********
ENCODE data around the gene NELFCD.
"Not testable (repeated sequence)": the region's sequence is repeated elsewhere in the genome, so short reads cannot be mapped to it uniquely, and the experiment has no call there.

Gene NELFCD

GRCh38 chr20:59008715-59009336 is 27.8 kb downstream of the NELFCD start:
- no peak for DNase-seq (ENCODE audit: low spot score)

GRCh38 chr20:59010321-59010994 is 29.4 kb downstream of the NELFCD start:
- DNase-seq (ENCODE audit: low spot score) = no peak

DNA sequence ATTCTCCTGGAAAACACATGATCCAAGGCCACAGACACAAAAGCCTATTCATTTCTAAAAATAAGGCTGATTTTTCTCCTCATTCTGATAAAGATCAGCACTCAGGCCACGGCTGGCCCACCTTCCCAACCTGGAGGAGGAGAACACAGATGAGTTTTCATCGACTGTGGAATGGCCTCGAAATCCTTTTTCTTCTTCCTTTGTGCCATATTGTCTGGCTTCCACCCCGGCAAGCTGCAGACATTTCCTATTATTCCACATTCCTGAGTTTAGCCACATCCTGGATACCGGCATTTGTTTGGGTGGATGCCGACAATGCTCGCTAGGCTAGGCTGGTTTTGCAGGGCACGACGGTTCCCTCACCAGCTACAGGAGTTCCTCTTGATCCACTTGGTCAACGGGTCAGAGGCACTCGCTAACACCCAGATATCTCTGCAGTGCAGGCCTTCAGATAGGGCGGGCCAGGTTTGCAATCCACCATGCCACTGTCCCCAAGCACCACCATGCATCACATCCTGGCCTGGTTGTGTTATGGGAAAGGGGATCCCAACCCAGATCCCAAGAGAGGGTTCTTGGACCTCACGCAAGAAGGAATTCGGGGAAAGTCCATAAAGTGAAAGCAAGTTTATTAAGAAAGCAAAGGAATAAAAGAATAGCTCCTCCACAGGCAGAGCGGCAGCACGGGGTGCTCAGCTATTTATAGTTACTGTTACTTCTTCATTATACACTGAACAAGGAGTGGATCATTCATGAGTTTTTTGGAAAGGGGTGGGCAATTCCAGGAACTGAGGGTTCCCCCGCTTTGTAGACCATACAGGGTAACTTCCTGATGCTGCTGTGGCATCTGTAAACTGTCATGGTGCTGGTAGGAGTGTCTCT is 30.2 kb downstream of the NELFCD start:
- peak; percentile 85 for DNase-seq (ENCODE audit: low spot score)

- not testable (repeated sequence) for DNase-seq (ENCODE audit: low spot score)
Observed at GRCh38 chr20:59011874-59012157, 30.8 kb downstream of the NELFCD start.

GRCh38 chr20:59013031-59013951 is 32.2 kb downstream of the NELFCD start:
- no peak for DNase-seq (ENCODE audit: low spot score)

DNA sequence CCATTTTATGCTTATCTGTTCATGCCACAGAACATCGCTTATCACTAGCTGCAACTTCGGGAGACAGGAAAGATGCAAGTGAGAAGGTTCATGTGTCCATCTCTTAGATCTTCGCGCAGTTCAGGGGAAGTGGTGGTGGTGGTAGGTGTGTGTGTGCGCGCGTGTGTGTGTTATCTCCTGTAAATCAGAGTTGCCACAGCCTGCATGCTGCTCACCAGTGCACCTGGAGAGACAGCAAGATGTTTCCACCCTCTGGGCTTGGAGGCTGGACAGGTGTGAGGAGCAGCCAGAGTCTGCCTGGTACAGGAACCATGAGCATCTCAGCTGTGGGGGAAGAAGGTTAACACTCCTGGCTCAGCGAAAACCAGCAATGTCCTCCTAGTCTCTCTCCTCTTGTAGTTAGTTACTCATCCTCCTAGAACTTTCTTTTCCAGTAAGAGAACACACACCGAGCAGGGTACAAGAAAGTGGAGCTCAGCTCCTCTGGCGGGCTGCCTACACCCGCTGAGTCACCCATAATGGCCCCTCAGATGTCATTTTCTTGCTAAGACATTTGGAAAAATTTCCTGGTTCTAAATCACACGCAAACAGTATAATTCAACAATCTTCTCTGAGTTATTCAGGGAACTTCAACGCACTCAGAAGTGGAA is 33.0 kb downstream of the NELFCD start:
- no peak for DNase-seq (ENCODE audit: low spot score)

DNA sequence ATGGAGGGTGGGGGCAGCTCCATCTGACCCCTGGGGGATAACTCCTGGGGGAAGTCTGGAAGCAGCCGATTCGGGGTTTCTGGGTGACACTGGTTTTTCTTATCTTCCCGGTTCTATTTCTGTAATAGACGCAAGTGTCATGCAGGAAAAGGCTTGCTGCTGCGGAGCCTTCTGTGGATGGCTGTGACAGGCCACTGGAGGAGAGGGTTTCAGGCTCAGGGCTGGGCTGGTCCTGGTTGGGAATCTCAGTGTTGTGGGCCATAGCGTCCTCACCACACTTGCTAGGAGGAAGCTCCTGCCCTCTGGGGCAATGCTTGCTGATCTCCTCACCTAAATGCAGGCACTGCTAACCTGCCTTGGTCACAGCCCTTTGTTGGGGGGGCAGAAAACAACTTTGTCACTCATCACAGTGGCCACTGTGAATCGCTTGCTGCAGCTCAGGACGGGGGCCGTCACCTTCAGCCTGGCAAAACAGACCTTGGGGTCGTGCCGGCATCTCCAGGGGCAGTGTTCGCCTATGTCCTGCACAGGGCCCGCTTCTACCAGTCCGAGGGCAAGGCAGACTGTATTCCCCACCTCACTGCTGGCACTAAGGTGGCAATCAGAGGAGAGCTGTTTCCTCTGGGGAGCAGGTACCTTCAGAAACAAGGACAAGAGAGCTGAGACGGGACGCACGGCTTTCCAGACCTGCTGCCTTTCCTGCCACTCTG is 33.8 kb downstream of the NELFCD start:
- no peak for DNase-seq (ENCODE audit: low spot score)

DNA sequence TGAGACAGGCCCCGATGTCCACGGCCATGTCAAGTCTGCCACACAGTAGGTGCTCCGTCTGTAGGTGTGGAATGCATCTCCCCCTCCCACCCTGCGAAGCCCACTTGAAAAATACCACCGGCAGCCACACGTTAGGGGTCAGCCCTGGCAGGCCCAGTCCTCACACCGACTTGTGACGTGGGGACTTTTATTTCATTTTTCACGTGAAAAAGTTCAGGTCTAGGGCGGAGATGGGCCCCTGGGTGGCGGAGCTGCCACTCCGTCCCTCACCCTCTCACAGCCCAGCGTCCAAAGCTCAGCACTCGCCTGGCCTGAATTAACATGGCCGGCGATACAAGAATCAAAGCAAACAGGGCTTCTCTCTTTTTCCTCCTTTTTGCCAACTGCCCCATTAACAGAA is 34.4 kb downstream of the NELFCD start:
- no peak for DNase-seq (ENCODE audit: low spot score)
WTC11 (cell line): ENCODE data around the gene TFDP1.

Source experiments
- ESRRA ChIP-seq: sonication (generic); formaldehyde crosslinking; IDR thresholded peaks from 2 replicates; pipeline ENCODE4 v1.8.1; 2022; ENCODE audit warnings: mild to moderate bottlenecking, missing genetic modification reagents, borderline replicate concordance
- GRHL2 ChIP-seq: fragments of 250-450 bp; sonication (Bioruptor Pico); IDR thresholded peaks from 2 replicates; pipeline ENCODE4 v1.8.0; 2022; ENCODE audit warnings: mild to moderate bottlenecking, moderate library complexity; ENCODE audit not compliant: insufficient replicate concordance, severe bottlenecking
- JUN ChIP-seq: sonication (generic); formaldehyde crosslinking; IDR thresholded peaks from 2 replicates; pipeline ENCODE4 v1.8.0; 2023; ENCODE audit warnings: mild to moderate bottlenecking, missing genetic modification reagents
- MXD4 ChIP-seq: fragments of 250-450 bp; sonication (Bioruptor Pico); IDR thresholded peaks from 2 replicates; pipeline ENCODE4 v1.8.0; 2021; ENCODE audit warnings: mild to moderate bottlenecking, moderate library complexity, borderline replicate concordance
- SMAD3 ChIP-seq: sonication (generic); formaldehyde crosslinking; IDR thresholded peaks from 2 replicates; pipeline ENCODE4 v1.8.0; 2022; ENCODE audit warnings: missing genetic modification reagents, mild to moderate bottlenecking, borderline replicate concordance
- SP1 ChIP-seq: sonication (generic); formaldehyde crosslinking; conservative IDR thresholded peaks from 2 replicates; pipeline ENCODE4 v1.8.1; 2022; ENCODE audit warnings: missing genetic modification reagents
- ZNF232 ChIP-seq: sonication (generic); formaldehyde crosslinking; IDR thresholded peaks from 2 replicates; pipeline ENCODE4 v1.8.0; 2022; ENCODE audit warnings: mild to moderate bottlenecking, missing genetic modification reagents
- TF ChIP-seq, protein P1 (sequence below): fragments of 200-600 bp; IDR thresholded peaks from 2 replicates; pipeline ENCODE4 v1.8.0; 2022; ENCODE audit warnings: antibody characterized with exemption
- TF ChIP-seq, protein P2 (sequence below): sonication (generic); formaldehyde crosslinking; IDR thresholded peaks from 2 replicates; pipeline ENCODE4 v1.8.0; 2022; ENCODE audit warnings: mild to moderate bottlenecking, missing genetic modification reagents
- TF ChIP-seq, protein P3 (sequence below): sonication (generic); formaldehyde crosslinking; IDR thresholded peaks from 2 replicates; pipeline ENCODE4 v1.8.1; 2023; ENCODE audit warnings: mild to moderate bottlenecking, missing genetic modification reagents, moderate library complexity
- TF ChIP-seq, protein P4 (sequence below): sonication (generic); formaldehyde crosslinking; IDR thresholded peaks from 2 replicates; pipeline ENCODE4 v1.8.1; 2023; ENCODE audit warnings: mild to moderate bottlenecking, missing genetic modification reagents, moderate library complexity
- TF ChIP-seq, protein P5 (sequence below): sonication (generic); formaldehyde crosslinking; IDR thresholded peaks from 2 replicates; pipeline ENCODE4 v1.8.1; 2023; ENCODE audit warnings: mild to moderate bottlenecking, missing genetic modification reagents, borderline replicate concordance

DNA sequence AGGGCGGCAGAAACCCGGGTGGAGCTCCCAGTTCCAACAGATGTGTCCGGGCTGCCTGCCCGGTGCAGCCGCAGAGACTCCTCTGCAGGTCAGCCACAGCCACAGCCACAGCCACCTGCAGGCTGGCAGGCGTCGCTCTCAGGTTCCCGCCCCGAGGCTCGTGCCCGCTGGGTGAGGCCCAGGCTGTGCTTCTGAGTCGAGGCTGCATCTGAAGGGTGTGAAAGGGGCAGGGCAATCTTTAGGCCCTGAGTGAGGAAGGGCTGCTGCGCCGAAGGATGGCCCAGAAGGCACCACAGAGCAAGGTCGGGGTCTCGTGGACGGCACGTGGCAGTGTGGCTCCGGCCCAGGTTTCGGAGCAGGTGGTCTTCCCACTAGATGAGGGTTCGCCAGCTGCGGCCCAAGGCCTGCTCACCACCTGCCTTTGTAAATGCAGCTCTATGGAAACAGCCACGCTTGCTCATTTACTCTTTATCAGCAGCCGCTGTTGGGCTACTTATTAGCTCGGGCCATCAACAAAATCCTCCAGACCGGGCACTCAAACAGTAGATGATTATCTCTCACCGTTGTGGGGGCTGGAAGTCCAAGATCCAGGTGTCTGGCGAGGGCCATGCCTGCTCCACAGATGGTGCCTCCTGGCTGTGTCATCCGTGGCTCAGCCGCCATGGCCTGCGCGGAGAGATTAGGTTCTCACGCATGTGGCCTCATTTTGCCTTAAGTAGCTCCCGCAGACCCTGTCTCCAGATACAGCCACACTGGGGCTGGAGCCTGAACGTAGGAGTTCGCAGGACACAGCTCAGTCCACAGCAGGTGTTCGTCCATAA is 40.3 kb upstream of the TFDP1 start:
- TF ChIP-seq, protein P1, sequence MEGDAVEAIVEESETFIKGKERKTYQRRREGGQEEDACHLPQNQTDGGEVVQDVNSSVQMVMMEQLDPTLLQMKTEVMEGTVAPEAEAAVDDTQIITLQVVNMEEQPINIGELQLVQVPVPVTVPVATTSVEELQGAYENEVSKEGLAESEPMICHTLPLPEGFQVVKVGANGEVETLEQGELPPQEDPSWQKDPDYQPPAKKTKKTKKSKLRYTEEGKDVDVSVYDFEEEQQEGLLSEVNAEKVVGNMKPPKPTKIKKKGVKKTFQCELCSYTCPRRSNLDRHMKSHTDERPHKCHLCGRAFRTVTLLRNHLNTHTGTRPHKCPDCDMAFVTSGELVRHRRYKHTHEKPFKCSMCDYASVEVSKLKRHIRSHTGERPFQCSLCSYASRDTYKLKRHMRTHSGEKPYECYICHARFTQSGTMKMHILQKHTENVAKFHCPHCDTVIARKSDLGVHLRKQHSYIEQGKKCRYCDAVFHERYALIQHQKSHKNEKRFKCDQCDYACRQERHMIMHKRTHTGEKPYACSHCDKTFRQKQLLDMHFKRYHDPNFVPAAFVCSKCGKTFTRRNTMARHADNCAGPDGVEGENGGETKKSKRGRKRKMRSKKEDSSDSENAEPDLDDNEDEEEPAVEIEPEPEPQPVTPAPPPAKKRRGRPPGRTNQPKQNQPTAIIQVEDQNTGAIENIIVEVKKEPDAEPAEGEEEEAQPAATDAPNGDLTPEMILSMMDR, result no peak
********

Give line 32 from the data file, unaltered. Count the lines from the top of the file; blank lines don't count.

- TF ChIP-seq, protein P4 (sequence below): sonication (generic); formaldehyde crosslinking; IDR thresholded peaks from 2 replicates; pipeline ENCODE4 v1.8.1; 2023; ENCODE audit warnings: mild to moderate bottlenecking, missing genetic modification reagents, moderate library complexity